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What is a UPS?

Friday, 15th August 2014
UPS Batteries

Power protection is essential for modern business, this can be achieved by installing a UPS to ensure building facilities and IT equipment remain online during mains power failure. But what is a UPS and how does it work?

UPS is an abbreviation of ‘uninterruptible power supply’ and is exactly that, a device that provides uninterrupted power in the event of mains failure. Equipment such as computers, servers and a range of IT infrastructure apparatus can be affected by power quality and failure, if a server is not properly shut down without warning then this can result in the loss of valuable data. If a business operates tills or similar equipment then a mains power fault without a UPS in place will result in an immediate shutdown of equipment needed to complete transactions and provide essential customer support.

It is not just business that rely on a back up power source such as a UPS, many public services such as hospitals, airports and train services all have UPS in place to provide clean reliable power even when mains power is not present.

UPS come in a huge range of sizes, with rating descriptions as follows:

VA (volts ampere) small range UPS, often for single computers, tills or small office environments.

kVA (kilo volt ampere) mid range and the most common UPS rating description used in various environments such medium offices, supermarkets and such like.

MVA (mega volt ampere) large range UPS systems, often found in datacentres and other large power environments.

UPS Systems


The vast majority of UPS will be reliant on back up power from a connected battery source, the most common type of battery used in UPS is lead acid technology. Small UPS will utilise sealed lead acid batteries and larger UPS will most commonly use valve regulated lead acid batteries to provide power. The battery is often the heaviest and largest component of a UPS, and it is not unusual for the battery to account for more than 40% of the cost. For further information on battery types, please refer to our previous blog post A Guide to Large Rechargeable And Industrial Battery Types.

As a basic description, a UPS will be incorporated between the mains power and the building load, providing filtered power to any equipment connected to the UPS. The main components of a UPS are as follows –

Rectifier – The rectifier will convert the AC power (alternating current) from the mains to DC power (direct current), this is necessary for the batteries, which operate only on DC power.

Battery – In the event of a power outage the batteries will provide the power to the electrical load connected to the UPS. This may be computer equipment, servers, or any other item being protected by the UPS.

Inverter – The inverter will convert the DC power from the batteries back to AC power required by the buildings electrical load. The inverter will switch to the batteries in the event of a power outage by means of a static switch.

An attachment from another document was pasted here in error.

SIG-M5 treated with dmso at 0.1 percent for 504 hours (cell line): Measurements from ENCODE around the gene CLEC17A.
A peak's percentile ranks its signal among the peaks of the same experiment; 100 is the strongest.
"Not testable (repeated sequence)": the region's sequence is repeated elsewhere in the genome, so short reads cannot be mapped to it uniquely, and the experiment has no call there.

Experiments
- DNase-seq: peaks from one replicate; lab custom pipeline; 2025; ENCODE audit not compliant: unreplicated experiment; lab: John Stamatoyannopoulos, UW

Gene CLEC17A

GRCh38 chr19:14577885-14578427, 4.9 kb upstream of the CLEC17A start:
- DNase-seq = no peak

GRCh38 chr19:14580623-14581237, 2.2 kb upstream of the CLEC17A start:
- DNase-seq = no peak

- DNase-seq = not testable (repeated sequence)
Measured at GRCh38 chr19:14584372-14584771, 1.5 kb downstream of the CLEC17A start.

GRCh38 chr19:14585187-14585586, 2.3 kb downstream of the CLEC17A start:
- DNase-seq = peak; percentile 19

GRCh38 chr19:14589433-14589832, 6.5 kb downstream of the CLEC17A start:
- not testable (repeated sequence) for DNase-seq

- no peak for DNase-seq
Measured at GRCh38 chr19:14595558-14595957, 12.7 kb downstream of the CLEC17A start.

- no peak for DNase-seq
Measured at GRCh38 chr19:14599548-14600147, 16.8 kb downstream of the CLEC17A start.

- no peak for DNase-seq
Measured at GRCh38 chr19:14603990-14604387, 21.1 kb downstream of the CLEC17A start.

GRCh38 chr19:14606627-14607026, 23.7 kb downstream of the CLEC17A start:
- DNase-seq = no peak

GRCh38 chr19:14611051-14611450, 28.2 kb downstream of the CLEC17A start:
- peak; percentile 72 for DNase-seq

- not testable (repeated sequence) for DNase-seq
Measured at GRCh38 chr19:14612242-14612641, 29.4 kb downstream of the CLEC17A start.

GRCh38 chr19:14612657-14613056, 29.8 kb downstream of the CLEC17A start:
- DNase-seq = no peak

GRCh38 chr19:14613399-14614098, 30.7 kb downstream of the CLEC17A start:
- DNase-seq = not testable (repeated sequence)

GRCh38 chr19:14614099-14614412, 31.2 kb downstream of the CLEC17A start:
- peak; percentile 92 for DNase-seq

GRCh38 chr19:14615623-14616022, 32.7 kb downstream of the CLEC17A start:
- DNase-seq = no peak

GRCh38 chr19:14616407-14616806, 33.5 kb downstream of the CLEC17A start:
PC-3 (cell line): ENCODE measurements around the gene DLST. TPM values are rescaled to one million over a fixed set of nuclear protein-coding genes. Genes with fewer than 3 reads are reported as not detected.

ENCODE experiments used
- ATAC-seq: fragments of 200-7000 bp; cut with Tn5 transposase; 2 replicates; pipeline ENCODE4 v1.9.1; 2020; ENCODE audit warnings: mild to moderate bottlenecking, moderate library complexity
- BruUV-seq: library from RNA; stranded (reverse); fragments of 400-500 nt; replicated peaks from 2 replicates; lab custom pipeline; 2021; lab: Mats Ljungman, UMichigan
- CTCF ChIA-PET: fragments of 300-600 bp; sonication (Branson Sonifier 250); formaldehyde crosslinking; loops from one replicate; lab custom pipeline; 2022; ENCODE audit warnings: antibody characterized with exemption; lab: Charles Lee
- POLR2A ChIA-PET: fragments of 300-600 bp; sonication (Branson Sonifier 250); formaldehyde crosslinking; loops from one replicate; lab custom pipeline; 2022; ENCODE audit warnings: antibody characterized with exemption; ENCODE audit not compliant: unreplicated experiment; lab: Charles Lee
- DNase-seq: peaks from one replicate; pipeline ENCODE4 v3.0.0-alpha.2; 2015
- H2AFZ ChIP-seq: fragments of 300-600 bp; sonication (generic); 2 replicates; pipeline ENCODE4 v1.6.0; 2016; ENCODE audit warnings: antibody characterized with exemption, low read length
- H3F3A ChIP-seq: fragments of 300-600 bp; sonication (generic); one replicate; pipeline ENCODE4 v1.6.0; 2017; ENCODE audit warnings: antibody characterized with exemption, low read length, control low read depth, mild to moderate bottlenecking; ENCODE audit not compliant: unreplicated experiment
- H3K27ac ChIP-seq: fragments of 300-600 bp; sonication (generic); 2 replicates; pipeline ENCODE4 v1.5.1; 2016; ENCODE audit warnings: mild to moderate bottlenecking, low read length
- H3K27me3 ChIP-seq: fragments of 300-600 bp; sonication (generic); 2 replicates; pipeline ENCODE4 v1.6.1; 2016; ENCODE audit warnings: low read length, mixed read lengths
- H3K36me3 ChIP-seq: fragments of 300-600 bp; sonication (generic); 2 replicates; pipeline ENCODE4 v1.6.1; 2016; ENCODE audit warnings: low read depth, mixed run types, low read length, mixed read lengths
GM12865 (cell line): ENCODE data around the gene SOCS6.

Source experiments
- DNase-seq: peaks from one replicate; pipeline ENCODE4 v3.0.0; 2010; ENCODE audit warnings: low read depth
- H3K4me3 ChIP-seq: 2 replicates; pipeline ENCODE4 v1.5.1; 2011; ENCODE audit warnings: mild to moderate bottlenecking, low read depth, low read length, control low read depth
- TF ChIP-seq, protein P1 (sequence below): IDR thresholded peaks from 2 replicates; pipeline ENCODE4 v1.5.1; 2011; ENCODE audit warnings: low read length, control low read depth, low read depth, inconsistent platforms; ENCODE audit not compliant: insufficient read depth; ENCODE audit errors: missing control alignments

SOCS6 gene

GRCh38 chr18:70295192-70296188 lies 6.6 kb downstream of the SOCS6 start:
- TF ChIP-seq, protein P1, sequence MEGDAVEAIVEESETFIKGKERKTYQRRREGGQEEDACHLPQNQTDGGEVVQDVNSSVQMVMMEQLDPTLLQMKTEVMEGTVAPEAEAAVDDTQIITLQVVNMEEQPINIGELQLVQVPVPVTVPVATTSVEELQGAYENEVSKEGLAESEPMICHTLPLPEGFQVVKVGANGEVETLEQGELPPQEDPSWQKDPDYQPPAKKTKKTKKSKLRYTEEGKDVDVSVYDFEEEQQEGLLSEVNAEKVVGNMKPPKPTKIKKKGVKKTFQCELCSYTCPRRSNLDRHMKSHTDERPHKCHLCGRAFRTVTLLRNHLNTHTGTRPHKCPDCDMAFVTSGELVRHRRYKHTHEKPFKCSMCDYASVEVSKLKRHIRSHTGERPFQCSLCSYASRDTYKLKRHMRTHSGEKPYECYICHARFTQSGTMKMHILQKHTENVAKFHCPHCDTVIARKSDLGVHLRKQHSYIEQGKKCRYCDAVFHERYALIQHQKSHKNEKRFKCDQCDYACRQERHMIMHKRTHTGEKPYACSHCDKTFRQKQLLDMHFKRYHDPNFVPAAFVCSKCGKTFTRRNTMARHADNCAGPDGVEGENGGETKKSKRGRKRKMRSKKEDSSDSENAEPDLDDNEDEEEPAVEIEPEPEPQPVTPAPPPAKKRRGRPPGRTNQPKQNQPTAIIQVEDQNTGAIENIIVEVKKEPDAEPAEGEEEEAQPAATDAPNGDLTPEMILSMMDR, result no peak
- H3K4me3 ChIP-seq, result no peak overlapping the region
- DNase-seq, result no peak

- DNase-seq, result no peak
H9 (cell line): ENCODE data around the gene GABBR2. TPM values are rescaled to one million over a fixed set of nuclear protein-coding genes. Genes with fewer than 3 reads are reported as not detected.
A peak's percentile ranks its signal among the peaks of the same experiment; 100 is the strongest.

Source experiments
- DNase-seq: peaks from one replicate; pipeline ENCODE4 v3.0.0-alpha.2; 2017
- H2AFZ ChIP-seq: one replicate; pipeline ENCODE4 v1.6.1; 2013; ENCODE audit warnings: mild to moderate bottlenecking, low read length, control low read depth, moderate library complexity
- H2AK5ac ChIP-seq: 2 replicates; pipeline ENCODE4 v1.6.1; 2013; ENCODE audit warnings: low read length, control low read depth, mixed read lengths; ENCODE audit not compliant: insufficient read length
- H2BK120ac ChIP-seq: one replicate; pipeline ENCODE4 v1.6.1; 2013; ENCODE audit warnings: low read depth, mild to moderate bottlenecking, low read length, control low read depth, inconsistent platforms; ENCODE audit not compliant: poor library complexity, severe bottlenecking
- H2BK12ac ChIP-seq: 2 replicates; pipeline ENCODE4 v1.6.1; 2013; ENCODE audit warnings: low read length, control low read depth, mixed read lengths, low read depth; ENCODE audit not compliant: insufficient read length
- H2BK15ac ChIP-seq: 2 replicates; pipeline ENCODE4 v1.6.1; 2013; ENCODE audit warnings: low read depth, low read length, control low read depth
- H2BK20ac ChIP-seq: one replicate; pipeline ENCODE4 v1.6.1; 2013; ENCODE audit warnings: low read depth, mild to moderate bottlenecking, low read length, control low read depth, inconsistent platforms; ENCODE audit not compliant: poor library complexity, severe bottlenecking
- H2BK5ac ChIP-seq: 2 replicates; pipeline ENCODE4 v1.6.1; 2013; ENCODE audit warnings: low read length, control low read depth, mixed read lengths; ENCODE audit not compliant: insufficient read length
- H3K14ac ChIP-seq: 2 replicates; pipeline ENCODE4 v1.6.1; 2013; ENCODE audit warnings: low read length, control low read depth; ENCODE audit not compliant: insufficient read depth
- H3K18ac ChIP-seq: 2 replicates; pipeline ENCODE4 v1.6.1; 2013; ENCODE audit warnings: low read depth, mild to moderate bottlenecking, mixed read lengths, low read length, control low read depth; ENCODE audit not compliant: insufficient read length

The UPS will also incorporate power filtering to ensure the power supplied is ‘clean’ and free of surges, lags, spikes and any number of power issues which can effect sensitive IT equipment.

It is worth noting that not all UPS rely solely on batteries for backup power, some larger UPS will use a flywheel system rather than batteries, these types of UPS are known as ‘rotary’ UPS.


In the event of a mains failure, a UPS will provide power in what is effectively ‘zero time’ meaning the electrical load being supported will continue to operate without interruption. A generator will take much longer to start up and generate enough power to take over the load, as a guide around 5 – 10 minutes is common though this can vary depending on the system implemented.

Often a generator and UPS system will be incorporated together to provide power protection. Once the mains supply has failed, the UPS will initially take over the load using battery as the power source, when the generator is ready to support the load the UPS will then switch over and use the power from the generator instead of the battery.

Power provided by the generator will continue to run via the UPS as this will ensure a clean, filtered power supply as generator power can be unclean by comparison and not suitable for IT loads.


The UPS battery run time or ‘autonomy’ will depend on the battery installed, this can range from 5 minutes, enough time to start a generator or shutdown IT equipment safely, or several hours. Obviously the longer the autonomy required the larger the battery will need to be. Large installations can include numerous cabinets or racks dedicated to UPS batteries and will weigh many tonnes though small UPS may be no larger than a shoebox. A UPS supplier will tailor the battery design to suit client requirements.


Blue Box Batteries are specialists in providing battery systems for UPS ranging from small single phase units for home or small office use, to large systems protecting data centres, public services and large power environments.

For the best advice and assistance call us on 02381 789197.

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